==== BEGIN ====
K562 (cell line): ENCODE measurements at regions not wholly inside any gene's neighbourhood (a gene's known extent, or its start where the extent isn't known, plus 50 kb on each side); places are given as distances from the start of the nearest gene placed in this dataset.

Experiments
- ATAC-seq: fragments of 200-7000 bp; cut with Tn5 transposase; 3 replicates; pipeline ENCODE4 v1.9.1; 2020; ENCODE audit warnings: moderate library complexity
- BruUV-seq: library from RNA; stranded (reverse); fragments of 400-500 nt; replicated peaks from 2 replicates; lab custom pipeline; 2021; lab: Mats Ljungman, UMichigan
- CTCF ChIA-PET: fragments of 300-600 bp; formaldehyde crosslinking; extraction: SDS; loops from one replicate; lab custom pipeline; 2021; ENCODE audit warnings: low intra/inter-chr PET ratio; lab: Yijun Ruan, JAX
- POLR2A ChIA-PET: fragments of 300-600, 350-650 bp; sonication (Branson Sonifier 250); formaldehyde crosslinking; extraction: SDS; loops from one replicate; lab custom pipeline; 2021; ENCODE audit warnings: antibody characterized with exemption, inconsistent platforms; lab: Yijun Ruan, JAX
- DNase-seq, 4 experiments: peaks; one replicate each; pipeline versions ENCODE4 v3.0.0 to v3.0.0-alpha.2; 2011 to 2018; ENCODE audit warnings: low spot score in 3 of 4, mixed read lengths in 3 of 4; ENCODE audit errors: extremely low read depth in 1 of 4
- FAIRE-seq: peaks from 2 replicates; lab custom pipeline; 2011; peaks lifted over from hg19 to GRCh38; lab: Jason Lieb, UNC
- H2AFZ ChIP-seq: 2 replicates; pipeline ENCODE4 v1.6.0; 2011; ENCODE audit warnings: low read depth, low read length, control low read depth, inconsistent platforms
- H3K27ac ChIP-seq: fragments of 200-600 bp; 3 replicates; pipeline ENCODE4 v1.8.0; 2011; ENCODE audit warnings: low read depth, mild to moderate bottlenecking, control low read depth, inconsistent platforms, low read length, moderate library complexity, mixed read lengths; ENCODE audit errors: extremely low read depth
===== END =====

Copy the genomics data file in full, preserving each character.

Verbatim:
K562 (cell line): ENCODE measurements at regions not wholly inside any gene's neighbourhood (a gene's known extent, or its start where the extent isn't known, plus 50 kb on each side); places are given as distances from the start of the nearest gene placed in this dataset.

Experiments
- ATAC-seq: fragments of 200-7000 bp; cut with Tn5 transposase; 3 replicates; pipeline ENCODE4 v1.9.1; 2020; ENCODE audit warnings: moderate library complexity
- BruUV-seq: library from RNA; stranded (reverse); fragments of 400-500 nt; replicated peaks from 2 replicates; lab custom pipeline; 2021; lab: Mats Ljungman, UMichigan
- CTCF ChIA-PET: fragments of 300-600 bp; formaldehyde crosslinking; extraction: SDS; loops from one replicate; lab custom pipeline; 2021; ENCODE audit warnings: low intra/inter-chr PET ratio; lab: Yijun Ruan, JAX
- POLR2A ChIA-PET: fragments of 300-600, 350-650 bp; sonication (Branson Sonifier 250); formaldehyde crosslinking; extraction: SDS; loops from one replicate; lab custom pipeline; 2021; ENCODE audit warnings: antibody characterized with exemption, inconsistent platforms; lab: Yijun Ruan, JAX
- DNase-seq, 4 experiments: peaks; one replicate each; pipeline versions ENCODE4 v3.0.0 to v3.0.0-alpha.2; 2011 to 2018; ENCODE audit warnings: low spot score in 3 of 4, mixed read lengths in 3 of 4; ENCODE audit errors: extremely low read depth in 1 of 4
- FAIRE-seq: peaks from 2 replicates; lab custom pipeline; 2011; peaks lifted over from hg19 to GRCh38; lab: Jason Lieb, UNC
- H2AFZ ChIP-seq: 2 replicates; pipeline ENCODE4 v1.6.0; 2011; ENCODE audit warnings: low read depth, low read length, control low read depth, inconsistent platforms
- H3K27ac ChIP-seq: fragments of 200-600 bp; 3 replicates; pipeline ENCODE4 v1.8.0; 2011; ENCODE audit warnings: low read depth, mild to moderate bottlenecking, control low read depth, inconsistent platforms, low read length, moderate library complexity, mixed read lengths; ENCODE audit errors: extremely low read depth